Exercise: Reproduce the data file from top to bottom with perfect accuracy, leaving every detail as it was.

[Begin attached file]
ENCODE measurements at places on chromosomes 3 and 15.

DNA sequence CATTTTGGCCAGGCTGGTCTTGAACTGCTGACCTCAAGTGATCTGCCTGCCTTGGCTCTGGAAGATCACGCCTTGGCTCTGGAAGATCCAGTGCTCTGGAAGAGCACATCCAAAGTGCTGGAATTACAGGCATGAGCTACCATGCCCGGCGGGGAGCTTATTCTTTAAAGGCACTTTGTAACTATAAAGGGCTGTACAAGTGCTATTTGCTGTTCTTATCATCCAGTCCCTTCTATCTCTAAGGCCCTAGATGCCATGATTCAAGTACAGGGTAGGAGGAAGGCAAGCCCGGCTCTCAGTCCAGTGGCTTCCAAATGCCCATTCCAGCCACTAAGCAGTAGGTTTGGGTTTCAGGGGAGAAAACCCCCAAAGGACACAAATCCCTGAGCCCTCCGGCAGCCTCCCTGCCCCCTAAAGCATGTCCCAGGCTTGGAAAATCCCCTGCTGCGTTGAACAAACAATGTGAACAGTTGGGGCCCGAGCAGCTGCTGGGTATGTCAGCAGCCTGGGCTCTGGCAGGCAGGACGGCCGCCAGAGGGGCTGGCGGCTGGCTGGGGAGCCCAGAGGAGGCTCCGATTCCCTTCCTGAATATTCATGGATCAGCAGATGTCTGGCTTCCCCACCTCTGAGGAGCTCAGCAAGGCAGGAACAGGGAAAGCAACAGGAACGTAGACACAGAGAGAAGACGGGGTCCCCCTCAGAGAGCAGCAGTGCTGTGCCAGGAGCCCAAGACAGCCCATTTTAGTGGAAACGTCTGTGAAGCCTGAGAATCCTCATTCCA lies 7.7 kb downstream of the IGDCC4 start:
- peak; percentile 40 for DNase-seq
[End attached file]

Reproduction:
ENCODE measurements at places on chromosomes 3 and 15.

DNA sequence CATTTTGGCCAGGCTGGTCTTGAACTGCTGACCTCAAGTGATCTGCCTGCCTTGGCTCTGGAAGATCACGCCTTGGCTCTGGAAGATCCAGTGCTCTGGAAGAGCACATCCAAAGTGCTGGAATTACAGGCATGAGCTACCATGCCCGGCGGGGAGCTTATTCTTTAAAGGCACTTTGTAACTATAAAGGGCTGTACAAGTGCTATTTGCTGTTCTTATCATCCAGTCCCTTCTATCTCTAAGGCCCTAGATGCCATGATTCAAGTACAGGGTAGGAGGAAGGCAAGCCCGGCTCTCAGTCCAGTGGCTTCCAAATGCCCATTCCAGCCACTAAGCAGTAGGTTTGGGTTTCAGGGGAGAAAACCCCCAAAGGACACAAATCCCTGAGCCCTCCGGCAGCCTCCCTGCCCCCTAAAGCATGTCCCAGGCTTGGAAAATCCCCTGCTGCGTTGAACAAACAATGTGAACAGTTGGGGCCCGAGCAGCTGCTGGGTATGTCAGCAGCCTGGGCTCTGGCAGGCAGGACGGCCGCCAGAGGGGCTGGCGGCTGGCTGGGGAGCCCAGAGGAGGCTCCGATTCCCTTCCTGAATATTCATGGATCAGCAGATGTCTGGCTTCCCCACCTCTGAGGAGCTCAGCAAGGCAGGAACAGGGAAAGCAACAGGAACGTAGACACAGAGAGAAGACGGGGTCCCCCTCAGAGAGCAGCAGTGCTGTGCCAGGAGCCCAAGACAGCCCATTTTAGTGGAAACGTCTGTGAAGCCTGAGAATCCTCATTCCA lies 7.7 kb downstream of the IGDCC4 start:
- peak; percentile 40 for DNase-seq